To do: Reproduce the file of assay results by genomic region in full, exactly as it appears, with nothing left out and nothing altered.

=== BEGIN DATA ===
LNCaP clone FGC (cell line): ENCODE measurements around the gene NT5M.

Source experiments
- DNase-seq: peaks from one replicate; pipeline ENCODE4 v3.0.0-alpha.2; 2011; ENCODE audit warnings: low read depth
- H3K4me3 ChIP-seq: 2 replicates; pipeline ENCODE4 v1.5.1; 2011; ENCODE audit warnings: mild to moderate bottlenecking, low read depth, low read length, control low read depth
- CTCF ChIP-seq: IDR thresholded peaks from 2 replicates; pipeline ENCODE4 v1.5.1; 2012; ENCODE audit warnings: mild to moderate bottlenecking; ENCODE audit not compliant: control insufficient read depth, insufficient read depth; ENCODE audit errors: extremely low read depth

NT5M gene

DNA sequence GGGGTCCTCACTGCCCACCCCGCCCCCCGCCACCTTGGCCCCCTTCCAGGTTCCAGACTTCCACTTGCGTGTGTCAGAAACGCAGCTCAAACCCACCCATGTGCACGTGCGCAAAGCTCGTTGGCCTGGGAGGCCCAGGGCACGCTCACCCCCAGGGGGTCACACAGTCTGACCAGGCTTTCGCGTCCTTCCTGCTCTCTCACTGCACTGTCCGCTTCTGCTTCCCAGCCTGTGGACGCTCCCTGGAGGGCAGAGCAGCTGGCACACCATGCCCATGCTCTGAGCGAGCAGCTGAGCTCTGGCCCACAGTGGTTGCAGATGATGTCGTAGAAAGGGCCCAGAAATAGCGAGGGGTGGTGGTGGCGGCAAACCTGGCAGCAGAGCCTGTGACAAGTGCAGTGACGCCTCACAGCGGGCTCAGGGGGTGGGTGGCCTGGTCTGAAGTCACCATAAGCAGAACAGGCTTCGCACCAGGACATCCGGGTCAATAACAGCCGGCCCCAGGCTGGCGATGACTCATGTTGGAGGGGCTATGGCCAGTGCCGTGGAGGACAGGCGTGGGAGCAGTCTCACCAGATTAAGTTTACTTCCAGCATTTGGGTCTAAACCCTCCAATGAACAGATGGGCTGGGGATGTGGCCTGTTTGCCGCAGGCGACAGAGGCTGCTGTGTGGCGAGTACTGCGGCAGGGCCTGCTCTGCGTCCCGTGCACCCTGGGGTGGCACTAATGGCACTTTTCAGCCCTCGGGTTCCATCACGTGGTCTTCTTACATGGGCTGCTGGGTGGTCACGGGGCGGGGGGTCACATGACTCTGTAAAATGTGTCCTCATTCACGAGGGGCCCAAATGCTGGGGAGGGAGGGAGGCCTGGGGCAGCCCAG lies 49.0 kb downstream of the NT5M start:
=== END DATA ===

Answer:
LNCaP clone FGC (cell line): ENCODE measurements around the gene NT5M.

Source experiments
- DNase-seq: peaks from one replicate; pipeline ENCODE4 v3.0.0-alpha.2; 2011; ENCODE audit warnings: low read depth
- H3K4me3 ChIP-seq: 2 replicates; pipeline ENCODE4 v1.5.1; 2011; ENCODE audit warnings: mild to moderate bottlenecking, low read depth, low read length, control low read depth
- CTCF ChIP-seq: IDR thresholded peaks from 2 replicates; pipeline ENCODE4 v1.5.1; 2012; ENCODE audit warnings: mild to moderate bottlenecking; ENCODE audit not compliant: control insufficient read depth, insufficient read depth; ENCODE audit errors: extremely low read depth

NT5M gene

DNA sequence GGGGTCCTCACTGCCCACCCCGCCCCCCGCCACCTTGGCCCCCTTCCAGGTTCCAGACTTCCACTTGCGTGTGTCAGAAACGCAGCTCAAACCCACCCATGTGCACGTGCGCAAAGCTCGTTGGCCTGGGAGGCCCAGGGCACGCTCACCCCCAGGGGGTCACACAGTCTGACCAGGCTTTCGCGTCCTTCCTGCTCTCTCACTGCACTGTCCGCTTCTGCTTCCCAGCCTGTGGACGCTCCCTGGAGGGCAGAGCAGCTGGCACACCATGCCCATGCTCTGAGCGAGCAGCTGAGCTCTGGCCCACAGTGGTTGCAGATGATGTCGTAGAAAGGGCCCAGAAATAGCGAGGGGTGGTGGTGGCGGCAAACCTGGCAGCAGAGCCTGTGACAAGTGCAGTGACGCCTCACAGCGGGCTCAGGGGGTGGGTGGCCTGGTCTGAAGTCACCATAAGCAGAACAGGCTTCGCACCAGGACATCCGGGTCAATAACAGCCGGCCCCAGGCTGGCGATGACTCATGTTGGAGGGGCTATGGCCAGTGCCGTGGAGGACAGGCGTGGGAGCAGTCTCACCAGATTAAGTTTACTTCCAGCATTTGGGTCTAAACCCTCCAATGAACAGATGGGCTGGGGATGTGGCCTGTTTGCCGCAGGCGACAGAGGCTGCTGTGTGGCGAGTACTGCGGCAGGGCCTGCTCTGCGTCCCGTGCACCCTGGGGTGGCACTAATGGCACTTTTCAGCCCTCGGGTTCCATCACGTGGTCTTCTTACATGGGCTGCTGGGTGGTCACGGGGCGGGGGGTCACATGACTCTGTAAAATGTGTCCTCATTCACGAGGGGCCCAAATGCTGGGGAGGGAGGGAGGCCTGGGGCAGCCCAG lies 49.0 kb downstream of the NT5M start: